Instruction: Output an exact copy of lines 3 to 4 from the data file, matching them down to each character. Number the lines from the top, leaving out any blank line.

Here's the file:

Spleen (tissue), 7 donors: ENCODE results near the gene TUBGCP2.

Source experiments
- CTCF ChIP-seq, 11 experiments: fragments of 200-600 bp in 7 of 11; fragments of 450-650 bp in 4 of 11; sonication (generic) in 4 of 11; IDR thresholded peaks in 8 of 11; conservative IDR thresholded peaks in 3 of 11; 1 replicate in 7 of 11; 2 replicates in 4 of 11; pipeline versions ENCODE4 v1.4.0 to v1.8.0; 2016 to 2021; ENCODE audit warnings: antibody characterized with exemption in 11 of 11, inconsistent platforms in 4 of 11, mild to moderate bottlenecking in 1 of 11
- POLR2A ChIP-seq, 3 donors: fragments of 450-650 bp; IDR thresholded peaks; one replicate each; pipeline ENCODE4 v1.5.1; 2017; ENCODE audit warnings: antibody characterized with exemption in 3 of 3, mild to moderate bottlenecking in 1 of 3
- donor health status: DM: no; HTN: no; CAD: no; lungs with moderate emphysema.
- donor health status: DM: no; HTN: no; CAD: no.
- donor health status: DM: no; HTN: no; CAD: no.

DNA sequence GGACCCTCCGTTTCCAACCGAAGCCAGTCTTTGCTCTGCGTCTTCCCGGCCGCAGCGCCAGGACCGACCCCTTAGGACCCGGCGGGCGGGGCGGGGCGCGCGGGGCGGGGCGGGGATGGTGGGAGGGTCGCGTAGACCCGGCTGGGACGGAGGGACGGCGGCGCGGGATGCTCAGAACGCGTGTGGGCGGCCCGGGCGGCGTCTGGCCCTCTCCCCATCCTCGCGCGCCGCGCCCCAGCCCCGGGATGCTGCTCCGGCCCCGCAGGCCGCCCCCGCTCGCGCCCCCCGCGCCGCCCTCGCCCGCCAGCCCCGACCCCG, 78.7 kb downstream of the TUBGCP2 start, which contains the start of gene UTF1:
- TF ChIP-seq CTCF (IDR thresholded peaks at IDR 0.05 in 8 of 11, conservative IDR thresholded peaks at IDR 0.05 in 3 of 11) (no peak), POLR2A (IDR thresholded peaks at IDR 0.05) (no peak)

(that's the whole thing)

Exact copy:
- CTCF ChIP-seq, 11 experiments: fragments of 200-600 bp in 7 of 11; fragments of 450-650 bp in 4 of 11; sonication (generic) in 4 of 11; IDR thresholded peaks in 8 of 11; conservative IDR thresholded peaks in 3 of 11; 1 replicate in 7 of 11; 2 replicates in 4 of 11; pipeline versions ENCODE4 v1.4.0 to v1.8.0; 2016 to 2021; ENCODE audit warnings: antibody characterized with exemption in 11 of 11, inconsistent platforms in 4 of 11, mild to moderate bottlenecking in 1 of 11
- POLR2A ChIP-seq, 3 donors: fragments of 450-650 bp; IDR thresholded peaks; one replicate each; pipeline ENCODE4 v1.5.1; 2017; ENCODE audit warnings: antibody characterized with exemption in 3 of 3, mild to moderate bottlenecking in 1 of 3